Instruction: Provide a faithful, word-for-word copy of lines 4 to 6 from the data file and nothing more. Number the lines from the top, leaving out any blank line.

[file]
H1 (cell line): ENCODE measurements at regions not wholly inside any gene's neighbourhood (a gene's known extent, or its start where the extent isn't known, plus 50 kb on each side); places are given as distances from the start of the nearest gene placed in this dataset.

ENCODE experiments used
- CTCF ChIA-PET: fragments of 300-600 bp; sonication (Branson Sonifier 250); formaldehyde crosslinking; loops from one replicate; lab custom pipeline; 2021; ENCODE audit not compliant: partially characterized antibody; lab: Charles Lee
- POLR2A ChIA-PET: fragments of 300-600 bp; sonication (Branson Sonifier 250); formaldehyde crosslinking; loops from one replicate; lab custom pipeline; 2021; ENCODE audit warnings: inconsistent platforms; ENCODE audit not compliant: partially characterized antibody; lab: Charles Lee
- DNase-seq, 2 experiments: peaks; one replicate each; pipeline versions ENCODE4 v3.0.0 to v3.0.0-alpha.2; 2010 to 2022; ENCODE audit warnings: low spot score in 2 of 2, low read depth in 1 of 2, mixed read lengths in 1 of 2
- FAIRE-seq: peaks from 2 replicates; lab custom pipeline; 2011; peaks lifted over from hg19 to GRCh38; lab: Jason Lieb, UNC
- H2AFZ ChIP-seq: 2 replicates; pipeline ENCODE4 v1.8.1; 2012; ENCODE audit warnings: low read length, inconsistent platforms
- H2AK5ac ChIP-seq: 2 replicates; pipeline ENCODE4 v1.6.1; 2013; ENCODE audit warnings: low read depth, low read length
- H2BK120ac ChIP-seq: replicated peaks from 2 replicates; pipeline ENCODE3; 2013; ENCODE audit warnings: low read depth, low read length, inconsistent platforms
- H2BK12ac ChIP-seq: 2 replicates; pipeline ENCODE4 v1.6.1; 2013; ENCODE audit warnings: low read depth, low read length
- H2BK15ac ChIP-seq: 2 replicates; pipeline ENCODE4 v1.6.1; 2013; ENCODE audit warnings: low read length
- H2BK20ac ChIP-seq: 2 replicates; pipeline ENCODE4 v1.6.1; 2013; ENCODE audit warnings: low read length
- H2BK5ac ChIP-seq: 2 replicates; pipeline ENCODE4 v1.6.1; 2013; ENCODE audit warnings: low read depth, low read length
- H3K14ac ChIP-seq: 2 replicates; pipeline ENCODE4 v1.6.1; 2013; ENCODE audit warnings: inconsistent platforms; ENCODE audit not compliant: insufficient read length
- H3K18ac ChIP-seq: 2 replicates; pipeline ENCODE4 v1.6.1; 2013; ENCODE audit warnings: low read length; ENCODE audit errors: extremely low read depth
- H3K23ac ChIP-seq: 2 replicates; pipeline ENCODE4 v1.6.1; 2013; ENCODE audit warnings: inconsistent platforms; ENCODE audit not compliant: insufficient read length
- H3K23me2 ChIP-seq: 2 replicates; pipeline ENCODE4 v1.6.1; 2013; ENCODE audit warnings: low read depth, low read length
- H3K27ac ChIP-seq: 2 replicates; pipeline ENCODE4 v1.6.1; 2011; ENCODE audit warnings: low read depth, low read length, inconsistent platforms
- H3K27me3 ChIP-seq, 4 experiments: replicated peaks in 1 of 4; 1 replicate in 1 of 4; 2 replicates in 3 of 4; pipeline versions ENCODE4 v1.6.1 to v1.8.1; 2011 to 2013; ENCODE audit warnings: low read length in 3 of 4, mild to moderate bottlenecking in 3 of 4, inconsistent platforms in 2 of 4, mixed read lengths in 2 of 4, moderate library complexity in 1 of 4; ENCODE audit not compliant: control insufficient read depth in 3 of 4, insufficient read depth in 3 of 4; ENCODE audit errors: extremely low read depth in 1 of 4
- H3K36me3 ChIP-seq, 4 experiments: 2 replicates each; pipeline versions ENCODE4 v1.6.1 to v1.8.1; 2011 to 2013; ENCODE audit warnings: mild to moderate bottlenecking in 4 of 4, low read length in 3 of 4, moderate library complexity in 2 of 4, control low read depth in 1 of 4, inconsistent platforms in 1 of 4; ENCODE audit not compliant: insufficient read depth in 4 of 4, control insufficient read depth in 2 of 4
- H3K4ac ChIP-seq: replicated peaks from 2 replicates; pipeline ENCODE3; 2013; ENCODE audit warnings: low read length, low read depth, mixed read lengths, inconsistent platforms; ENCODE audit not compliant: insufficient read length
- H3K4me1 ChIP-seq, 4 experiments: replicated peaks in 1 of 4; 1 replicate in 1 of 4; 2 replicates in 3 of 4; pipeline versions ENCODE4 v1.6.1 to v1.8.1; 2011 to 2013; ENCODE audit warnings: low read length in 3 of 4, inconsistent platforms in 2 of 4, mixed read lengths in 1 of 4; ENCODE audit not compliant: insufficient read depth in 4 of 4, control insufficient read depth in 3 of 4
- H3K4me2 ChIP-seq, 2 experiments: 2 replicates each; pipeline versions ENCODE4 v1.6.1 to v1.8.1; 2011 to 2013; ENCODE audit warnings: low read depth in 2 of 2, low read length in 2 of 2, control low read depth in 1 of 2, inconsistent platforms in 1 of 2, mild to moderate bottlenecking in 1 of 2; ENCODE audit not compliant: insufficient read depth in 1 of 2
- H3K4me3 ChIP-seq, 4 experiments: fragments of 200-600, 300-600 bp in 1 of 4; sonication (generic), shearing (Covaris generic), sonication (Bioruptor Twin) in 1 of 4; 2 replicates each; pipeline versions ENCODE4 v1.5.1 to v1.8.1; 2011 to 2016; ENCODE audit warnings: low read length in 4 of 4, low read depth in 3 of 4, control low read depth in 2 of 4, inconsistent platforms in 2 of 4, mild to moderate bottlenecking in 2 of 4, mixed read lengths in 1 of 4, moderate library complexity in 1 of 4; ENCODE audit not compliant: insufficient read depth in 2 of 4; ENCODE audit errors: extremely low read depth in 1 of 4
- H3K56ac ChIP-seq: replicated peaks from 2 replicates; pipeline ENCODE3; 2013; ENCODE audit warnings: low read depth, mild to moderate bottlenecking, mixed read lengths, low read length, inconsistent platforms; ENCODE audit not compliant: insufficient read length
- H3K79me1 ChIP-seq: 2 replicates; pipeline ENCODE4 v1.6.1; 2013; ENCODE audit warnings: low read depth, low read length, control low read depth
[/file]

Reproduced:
- POLR2A ChIA-PET: fragments of 300-600 bp; sonication (Branson Sonifier 250); formaldehyde crosslinking; loops from one replicate; lab custom pipeline; 2021; ENCODE audit warnings: inconsistent platforms; ENCODE audit not compliant: partially characterized antibody; lab: Charles Lee
- DNase-seq, 2 experiments: peaks; one replicate each; pipeline versions ENCODE4 v3.0.0 to v3.0.0-alpha.2; 2010 to 2022; ENCODE audit warnings: low spot score in 2 of 2, low read depth in 1 of 2, mixed read lengths in 1 of 2
- FAIRE-seq: peaks from 2 replicates; lab custom pipeline; 2011; peaks lifted over from hg19 to GRCh38; lab: Jason Lieb, UNC